Dr. Lana Schumacher is a thoracic and cardiac surgeon currently practicing in Pittsburgh, Pennsylvania at the Allegheny General Hospital and Ohio Valley Hospital. Even at a young age, Dr. Schumacher knew she wanted to be a doctor because of her inherent desire to help others to stay happy and healthy. After spending some time as a student at Memorial Sloan Kettering Cancer Center working alongside a leading thoracic surgeon, Dr. Schumacher knew that she had found her calling. She was drawn to the idea of using new and innovative technologies to carry out complex surgeries in a minimally-invasive manner.

After becoming a thoracic surgeon herself, Dr. Lana Schumacher quickly excelled and became a leading authority in the field. Using robots and new technologies to perform surgery, Dr. Schumacher can complete most procedures using minimally-invasive methods that limit the recovery time of patients and get them back to full strength again in a shorter period of time.

Dr. Lana Schumacher lives a busy life as a wife, mother, and thoracic surgeon and always strives to maintain an optimal balance between her personal and professional life. She works hard to fulfill the needs of her patients but is also committed to providing a happy and healthy life for her family. Dr. Schumacher looks forward to training future generations of surgeons and hopes to inspire younger doctors to help people the way she does.

When did you decide you wanted to be a doctor?

Dr. Lana Schumacher realized early on as a child that she wanted to become a physician.  Her goal even at that time was to try to help patients “feel better” and live a happy life.

What drew you to thoracic surgery as a specialty?

As a medical student, Dr. Schumacher worked with a Thoracic Surgeon at Memorial Sloan Kettering cancer center.  During that time she participated in many amazing Cancer surgeries.  This was the opportunity to cure the patients.  The Thoracic surgeon she worked with was an inspiration and leader in her field.  Dr. Schumacher too wanted to build a career of curing patients and standing by her patient’s side during the challenging battle of cancer.  She also felt that there was so much she could contribute to the field of thoracic surgery with clinical research for lung and esophageal cancer.

Have there been any recent advancements in the field of robotic thoracic surgery that you’re excited about?

Dr. Schumacher is one of the leaders in robotic thoracic surgery.  With the technology, she can perform very complicated cases in a minimally invasive approach, thus allowing patients to have minimal pain and return to their daily activities much soon and overall improve their quality of life.  The robotic technology continues to improve and grow.  At this point, she is treating very early lung cancers with lung-sparing surgery technique as well as very advanced cancers, all with a minimally invasive approach.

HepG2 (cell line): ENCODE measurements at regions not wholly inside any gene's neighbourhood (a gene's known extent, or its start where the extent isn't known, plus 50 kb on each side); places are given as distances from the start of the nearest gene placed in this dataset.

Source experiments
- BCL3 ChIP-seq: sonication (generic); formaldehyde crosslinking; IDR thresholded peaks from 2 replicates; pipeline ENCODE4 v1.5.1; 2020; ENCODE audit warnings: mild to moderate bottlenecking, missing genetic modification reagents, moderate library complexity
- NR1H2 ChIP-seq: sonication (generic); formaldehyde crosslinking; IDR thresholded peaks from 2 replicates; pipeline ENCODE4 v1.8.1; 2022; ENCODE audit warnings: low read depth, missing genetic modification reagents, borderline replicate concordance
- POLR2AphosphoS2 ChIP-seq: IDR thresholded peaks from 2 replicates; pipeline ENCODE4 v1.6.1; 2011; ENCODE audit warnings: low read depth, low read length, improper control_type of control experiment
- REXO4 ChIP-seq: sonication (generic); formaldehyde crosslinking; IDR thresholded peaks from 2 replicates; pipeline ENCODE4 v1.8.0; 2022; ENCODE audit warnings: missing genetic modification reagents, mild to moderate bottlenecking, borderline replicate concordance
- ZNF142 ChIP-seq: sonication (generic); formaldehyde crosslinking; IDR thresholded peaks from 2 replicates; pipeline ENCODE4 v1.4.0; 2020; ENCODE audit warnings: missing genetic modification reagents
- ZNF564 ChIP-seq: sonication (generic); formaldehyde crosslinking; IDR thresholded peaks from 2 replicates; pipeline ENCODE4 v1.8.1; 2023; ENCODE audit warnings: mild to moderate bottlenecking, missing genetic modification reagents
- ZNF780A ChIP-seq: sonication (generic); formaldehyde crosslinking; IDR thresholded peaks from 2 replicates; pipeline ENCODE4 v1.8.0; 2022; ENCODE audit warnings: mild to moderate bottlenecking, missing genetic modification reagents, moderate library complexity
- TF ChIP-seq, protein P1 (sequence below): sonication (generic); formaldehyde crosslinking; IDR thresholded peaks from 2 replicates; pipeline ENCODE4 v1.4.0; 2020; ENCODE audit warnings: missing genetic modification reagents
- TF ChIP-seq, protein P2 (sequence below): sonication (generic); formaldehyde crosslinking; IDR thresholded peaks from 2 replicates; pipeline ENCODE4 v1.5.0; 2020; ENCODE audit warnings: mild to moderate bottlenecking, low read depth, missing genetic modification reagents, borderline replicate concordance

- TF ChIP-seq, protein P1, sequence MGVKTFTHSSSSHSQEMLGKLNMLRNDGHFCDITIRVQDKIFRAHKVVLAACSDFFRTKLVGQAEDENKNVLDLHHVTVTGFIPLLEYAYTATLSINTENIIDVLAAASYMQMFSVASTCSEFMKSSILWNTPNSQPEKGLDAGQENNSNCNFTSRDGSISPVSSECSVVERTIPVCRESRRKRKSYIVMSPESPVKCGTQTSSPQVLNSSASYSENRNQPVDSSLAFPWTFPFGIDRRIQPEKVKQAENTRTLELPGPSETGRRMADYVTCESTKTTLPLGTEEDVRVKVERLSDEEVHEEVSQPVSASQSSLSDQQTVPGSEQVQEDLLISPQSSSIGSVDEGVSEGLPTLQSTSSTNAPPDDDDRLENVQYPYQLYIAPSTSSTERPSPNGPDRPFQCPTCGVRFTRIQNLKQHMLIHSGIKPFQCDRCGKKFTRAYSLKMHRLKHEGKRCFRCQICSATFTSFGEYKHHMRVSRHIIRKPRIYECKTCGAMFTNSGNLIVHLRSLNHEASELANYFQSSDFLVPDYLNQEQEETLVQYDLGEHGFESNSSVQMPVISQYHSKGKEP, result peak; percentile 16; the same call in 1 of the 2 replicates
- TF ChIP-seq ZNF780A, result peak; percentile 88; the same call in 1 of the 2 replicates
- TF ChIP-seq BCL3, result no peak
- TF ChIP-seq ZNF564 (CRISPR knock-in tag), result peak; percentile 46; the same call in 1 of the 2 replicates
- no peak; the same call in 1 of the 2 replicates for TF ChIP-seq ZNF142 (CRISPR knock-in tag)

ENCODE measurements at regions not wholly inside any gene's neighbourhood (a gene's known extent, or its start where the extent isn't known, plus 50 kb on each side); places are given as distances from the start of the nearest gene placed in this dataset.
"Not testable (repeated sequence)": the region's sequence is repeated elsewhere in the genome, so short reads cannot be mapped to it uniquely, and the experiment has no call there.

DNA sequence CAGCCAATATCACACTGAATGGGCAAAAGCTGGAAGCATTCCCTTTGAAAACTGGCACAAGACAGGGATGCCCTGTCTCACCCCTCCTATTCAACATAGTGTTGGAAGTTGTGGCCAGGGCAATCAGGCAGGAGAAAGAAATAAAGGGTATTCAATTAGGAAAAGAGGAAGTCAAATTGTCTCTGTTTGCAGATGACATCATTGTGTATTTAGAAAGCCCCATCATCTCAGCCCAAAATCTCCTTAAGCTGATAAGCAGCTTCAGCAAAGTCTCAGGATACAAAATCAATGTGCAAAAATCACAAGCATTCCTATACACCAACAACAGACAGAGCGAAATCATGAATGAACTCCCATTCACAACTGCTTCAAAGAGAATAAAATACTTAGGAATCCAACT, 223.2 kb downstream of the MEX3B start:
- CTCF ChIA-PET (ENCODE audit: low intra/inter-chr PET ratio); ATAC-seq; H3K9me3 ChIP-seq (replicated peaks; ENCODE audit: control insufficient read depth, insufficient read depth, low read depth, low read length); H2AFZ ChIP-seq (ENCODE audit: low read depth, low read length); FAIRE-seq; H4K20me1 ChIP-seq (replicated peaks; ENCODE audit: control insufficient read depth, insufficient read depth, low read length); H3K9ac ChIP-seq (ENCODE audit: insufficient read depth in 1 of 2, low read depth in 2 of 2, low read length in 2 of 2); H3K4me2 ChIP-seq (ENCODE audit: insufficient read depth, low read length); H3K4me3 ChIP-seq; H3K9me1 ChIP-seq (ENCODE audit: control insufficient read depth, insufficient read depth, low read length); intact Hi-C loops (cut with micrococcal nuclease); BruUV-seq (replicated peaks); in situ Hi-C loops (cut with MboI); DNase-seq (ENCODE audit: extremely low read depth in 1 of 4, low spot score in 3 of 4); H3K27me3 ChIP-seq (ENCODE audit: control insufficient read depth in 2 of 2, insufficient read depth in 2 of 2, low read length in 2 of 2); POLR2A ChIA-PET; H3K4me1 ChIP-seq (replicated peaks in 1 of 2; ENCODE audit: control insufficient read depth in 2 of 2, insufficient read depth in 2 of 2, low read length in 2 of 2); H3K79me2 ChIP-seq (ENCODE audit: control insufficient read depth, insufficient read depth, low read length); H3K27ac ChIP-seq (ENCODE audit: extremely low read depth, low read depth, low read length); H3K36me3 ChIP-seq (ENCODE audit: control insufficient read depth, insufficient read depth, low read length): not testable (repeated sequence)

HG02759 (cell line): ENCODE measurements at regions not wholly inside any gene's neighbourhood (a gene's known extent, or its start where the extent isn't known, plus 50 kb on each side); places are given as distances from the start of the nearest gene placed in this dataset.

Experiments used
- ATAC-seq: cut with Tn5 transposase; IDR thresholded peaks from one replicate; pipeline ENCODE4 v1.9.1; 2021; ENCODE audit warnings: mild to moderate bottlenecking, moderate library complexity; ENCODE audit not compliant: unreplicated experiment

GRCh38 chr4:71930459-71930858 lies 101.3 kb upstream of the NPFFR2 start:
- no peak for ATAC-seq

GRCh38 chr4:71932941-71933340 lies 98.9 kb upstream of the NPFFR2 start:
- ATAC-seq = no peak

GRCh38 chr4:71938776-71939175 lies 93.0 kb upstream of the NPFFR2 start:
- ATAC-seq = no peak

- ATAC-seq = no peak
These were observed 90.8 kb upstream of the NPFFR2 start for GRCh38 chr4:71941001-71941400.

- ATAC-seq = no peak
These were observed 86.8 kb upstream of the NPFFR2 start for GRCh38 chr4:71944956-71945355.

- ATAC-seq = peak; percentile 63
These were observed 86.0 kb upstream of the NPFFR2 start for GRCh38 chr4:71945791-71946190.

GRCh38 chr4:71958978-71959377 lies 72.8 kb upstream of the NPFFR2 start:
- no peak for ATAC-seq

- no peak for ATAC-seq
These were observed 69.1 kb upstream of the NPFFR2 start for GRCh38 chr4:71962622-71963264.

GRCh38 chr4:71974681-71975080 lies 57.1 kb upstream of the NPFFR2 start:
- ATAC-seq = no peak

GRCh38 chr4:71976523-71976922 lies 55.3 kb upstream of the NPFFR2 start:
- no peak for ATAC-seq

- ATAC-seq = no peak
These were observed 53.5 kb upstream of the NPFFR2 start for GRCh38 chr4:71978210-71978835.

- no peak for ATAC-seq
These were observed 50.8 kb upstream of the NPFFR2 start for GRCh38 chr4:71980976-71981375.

Has there ever been a time when you doubted yourself or your abilities? How did you handle this?

Dr. Lana Schumacher feels that as a surgeon, there is continued growth and new challenges, despite many years of experience.  Every case can bring challenges that can be unforeseen.  There are complications that can happen despite everything being done technically correct.  It is at those times that doubt can be created.  Cases are continually peer-reviewed throughout a surgeon’s career.  With each situation, there is an opportunity to learn and grow.

How do you balance your professional life as a doctor with your personal life?

As a busy surgeon both locally and with national involvement and as a mother and wife, Dr. Schumacher is constantly trying to optimize the balance between professional and personal life.  She loves her career and her family and at many times feels torn between the two.  She is always available to her patients even when she is not in town or on call.  She is extremely dedicated to her patients, career, and family. She feels the balance is always a work in progress and feels with hard work and commitment to both, she can be successful in all arenas of life.

What has been your most satisfying or significant experience with a patient?

Dr. Schumacher feels every day she treats patients is an opportunity to cure patients of a potentially lethal cancer. This is the most satisfying aspect of her job. She feels that she is able to give these patients their life back by removing their cancer.

What is the toughest decision you’ve had to make as part of your job?

The toughest decision Dr.Schumacher has to face is when to let go of a patient. There are times that their illness is too advanced and she has to let go; the battle has ended.  She believes that after the battle has ended, though, her patient will have peace.

What do you think it is that makes you successful?

In her demanding field of thoracic surgery, she feels that compassion drives her to be successful. The compassion continues to drive her to fight for and with her patients to battle their illness together.

What does the future hold for you?

Dr. Lana Schumacher continues to be a leader in thoracic surgery.  She hopes to pass that on to the younger surgeons that she trains.  She feels that in her field there continues to be advancements in technology that she takes part in through clinical research.  She plans to continue to touch many patients’ lives and cure them of their cancer.

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